Likewise, Freire maintains a progressive vision premised upon the democratic participation of families, social organizations and communities in choosing the content of education. In the same way that language must begin with an understanding of popular discourse, so too should the programmatic content of education be chosen by the people. The simultaneous reading of both context and text, or what Freire terms a "reading of the world and a reading of the word" (p. 105), is integral to the content of problem-posing education. Freire's vision of "democratizing the power of choosing content" (p. 100) does not imply the complete withdrawal of the educator. Rather, a dialogical relationship between both the educators and the educands will ensure that the content is situated within the people's "reading of the world" (p. 111), and within an environment in which the educator can also offer his or her own analysis of the world.4 This formulates Freire's defence of adult literacy education which empowers people to engage in dialectical solidarity through a critical awareness of the world. Moreover, Freire asserts that the acquisition of language developed through the democratization of education is instrumental to the formation of identity: "Dialogue is meaningful precisely because the dialogical subjects, the agents in the dialogue, not only retain their identity, but actively defend it, and thus grow together" (p. 117). Problem-posing education which is based upon participatory dialogue is imperative to the praxis of education and thus directly relates to the people's assertion of their human rights, or, in Coben's words, their "battle for citizenship".5 For Freire, democratic popular education provides the means of empowering people to own their language and thus attain citizenship (p. 39).6 Thus, the importance of a dialogical relationship which merges teacher and student is reaffirmed in Pedagogy of Hope through Freire's defence of popular discourse and the democratization of content in education.

Although Freire reiterates his fundamental themes expressed in Pedagogy of the Oppressed, he devotes a large section of Pedagogy of Hope to the defence of his progressive thought which has come under attack over the past twenty-five years. Freire directly responds to the critics who deemed Pedagogy of the Oppressed as an idealized, inconsistent and localized analysis of the power relations which contribute to the continued existence of a world polarized by the inequalities of wealth and poverty, freedom and oppression. According to Denis Collins, the entire book is "an elaboration on [Freire's] dissatisfaction with all the labels critics have burdened him with".7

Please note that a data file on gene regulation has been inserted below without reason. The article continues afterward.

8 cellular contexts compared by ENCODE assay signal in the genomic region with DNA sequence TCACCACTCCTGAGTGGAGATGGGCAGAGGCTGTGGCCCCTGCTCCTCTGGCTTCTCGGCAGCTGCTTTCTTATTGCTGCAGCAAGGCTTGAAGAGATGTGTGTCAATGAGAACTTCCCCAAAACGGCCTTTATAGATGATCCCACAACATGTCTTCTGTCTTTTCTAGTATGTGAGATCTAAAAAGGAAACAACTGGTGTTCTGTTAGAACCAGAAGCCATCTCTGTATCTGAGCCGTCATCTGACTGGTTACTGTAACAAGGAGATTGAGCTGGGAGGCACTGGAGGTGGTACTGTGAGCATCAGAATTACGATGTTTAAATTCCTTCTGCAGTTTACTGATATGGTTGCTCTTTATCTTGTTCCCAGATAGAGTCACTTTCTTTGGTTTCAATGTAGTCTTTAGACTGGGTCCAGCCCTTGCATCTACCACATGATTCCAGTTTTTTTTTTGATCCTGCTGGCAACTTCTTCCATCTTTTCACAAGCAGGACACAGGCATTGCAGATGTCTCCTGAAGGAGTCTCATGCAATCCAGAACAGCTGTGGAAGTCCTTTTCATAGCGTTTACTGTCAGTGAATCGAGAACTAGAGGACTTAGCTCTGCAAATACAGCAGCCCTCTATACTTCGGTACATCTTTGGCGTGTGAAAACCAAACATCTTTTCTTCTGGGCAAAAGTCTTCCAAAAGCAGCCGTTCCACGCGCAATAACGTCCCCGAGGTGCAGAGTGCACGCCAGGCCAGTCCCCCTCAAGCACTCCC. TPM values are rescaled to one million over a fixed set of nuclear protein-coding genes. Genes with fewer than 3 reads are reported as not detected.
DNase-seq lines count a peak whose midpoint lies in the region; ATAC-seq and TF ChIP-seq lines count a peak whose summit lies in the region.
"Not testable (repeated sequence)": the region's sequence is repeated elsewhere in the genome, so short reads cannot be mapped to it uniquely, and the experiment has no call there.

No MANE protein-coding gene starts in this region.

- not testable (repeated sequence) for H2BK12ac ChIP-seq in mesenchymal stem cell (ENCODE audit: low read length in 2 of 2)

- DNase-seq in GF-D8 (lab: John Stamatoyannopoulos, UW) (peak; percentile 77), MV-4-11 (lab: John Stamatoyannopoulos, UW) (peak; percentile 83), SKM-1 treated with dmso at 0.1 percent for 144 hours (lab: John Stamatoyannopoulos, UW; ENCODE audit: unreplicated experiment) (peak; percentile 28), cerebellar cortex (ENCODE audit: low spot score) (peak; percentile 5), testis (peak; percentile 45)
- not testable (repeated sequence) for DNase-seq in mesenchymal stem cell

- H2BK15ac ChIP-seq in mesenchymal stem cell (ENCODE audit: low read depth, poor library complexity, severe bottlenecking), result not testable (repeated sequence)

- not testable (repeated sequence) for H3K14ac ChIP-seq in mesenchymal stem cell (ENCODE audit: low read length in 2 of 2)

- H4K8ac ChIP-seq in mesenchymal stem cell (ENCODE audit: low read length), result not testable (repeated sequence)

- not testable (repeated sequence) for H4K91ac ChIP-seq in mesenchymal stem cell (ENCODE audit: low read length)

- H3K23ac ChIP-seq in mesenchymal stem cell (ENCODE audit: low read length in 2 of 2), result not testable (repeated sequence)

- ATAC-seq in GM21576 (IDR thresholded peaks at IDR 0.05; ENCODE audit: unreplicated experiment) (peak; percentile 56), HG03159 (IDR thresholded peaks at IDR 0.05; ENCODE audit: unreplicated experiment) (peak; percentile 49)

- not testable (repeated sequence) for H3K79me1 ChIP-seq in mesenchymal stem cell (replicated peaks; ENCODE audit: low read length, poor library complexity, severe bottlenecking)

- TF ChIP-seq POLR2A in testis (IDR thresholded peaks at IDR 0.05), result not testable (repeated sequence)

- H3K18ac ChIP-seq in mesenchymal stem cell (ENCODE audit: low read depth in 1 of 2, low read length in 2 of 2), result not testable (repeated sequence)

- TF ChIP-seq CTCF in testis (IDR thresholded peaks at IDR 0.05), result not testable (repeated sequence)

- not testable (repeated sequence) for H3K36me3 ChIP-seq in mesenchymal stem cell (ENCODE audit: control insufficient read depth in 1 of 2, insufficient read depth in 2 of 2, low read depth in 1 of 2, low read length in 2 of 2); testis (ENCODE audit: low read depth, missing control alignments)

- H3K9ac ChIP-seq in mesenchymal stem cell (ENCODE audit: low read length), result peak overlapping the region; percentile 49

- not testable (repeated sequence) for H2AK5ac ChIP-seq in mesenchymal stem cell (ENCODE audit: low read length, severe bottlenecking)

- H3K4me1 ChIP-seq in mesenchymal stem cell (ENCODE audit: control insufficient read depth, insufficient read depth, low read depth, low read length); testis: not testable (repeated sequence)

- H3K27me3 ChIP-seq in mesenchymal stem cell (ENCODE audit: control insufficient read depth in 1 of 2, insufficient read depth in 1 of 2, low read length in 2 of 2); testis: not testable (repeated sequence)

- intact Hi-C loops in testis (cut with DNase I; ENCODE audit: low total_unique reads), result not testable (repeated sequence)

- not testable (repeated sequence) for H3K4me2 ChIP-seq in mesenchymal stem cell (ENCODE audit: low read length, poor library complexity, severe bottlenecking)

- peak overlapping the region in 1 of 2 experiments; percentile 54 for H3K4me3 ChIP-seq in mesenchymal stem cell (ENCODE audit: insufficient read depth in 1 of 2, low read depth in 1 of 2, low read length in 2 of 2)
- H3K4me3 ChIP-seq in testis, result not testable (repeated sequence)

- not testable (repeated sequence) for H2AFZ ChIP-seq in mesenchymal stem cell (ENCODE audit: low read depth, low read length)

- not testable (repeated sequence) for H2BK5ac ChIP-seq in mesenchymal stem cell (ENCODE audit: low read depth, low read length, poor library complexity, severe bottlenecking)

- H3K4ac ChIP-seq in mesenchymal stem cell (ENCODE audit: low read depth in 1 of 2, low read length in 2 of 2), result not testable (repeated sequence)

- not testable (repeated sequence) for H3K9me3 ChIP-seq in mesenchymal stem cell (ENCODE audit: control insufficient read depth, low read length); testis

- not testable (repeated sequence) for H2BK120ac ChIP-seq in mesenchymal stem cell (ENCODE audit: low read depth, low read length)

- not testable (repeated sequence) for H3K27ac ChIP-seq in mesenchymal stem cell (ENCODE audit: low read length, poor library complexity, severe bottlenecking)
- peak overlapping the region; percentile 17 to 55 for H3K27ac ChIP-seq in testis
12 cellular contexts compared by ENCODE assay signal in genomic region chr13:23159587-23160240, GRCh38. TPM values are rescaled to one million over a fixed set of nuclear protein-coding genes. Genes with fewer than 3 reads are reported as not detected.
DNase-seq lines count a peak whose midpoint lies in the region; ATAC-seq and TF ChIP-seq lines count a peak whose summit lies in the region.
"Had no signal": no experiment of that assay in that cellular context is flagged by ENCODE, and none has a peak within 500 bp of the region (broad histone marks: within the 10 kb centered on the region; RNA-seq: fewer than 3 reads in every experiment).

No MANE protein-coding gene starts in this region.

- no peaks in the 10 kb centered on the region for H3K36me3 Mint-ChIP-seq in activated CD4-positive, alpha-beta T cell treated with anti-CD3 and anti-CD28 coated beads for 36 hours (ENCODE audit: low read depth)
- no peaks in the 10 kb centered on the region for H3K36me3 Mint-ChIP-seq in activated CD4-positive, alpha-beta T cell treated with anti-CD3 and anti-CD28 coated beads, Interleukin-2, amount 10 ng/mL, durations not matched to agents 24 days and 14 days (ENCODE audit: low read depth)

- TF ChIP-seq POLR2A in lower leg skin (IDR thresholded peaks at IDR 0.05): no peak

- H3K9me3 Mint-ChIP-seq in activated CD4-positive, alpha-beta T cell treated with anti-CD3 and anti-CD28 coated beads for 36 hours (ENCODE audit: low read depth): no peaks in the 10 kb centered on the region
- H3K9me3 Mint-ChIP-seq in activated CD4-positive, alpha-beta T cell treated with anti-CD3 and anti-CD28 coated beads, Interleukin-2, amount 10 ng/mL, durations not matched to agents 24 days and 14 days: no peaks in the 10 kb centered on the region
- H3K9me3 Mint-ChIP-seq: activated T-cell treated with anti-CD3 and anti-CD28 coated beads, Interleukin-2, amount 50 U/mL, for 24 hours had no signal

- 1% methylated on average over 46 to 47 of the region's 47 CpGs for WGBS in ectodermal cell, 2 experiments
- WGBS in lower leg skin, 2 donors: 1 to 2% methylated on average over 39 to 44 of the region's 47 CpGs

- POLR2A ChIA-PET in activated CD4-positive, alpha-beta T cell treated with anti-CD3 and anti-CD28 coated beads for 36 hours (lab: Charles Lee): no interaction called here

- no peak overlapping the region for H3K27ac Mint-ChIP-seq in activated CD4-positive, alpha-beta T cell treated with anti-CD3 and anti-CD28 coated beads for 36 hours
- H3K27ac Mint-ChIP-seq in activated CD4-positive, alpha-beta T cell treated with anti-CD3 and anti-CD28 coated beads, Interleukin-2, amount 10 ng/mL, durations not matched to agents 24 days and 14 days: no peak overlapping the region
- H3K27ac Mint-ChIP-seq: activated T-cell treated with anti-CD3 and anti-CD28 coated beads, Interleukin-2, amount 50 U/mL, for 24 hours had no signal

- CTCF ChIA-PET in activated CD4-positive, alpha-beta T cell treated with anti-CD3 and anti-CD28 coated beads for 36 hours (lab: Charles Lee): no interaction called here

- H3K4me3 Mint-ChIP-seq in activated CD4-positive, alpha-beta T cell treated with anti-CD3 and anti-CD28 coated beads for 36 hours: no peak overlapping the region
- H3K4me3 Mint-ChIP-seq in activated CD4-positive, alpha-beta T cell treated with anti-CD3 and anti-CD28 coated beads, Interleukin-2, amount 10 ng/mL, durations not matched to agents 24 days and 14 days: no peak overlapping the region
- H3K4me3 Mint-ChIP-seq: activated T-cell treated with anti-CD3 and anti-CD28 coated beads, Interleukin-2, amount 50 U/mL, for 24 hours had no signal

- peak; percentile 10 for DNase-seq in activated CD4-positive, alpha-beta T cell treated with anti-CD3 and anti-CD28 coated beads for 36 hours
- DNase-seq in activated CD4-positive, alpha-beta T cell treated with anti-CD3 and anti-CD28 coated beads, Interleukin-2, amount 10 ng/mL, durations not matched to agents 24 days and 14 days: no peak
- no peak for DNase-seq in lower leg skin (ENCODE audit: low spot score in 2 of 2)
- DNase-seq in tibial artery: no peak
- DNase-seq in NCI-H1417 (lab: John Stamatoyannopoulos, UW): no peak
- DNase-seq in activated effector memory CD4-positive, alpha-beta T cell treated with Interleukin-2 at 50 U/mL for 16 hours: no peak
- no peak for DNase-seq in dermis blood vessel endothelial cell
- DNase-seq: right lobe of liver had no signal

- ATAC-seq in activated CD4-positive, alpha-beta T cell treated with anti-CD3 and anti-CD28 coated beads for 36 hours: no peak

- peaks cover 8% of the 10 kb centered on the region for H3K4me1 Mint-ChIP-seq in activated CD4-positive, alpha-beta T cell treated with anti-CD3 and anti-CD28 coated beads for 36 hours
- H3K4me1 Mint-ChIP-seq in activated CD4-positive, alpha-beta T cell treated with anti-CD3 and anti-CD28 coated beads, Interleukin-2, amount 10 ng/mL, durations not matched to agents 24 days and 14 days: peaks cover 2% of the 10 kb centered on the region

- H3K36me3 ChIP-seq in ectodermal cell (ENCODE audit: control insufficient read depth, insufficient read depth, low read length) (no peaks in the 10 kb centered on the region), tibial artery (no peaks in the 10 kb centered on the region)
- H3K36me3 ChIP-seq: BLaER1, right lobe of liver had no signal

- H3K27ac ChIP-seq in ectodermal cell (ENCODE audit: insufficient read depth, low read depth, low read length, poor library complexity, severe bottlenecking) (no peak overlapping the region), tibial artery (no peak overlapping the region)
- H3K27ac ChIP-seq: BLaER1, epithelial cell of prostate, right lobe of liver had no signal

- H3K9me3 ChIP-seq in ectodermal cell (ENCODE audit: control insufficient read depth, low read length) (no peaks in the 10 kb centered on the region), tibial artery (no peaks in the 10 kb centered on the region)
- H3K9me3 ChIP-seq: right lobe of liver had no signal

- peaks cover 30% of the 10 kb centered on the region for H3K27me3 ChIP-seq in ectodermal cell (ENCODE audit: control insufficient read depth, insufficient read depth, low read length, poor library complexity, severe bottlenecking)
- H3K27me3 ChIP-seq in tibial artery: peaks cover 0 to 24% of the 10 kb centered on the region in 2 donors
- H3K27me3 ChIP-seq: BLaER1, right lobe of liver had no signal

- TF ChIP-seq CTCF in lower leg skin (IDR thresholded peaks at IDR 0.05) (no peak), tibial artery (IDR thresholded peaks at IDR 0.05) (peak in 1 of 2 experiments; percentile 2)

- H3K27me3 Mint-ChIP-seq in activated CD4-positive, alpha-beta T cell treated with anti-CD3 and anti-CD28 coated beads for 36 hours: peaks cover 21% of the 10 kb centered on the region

Firstly, Freire responds to the criticism that erupted in the 1970s against the sexist language which, in his words, "marks the whole book" (p. 65). Freire acknowledges and concurs with this criticism, apologizing for his use of neo-colonial and discriminatory language which is incompatible with his message of liberation (p. 65). Although some feminists remain critical towards Pedagogy of the Oppressed, in spite of the inclusive Twentieth Anniversary Edition, others seek to differentiate between his message of liberation and the language of which he employed.8

The language utilized in Pedagogy of the Oppressed was further criticized for being pompous, inaccessible and elitist. Freire responds to this criticism by asserting that aesthetic language should be a universal pursuit (p. 71). However, Freire's language contradicts the very essence of his pedagogy. While Freire advocates that educators gain an understanding of the "knowledge of living experience" through popular discourse, he does not likewise reflect this appeal in his own writing. Freire is inconsistent--he agrees with the criticism against his sexist language but refuses to apply this dictum to the rest of his discourse, therefore limiting his text to a specific audience. While he asserts that "changing language is part of the process of changing the world" (p. 68), Freire does not leave room for the inclusion of popular discourse within the text of his own pedagogy.

Criticized for promoting cultural invasion, Freire affirms his commitment to a pedagogy of political education by reasserting his vision of an anti-sectarian and anti-authoritarian practice of education. Freire does not deny that his methodology contains social and political purposes which, if misused, are potentially manipulative. However, he asserts that true respect for popular knowledge, enacted with humility, consistency and tolerance will necessarily imply respect for the cultural context of the educands.

Freire likewise rejects the suggestion that his focus on popular knowledge limits the educands' understanding of global structures. In defence of popular knowledge, Freire declares that such knowledge must be the starting point of popular education, with the purpose of going beyond this knowledge to a critical analysis of the world. Rejecting the assumption that his pedagogy was locally bound, Freire asserts himself by stating that "never, however, have I said that these programs...ought to remain absolutely bound up with local reality" (p. 86). The existential experience of the people must first become the source of analysis before global economic structures can be integrated.

Lastly, Pedagogy of Hope speaks directly to the Marxist criticism of the 1970s which condemned Freire for neglecting the class struggle in his analysis of the oppressed. This criticism maintains that Freire utilized a "vague concept of the oppressed" (p. 89), which Freire rejects by asserting that the oppressed do not need to have social classes defined on their behalf. Freire's wants to avoid reducing the people "to a pure reflex of socio-economic structures" (p. 89). Freire likewise rejects the presumptions that his pedagogy presents an idealistic or utopian vision of humanity and social transformation. Here, it is important to consider the pragmatic aspects of Freire's work.9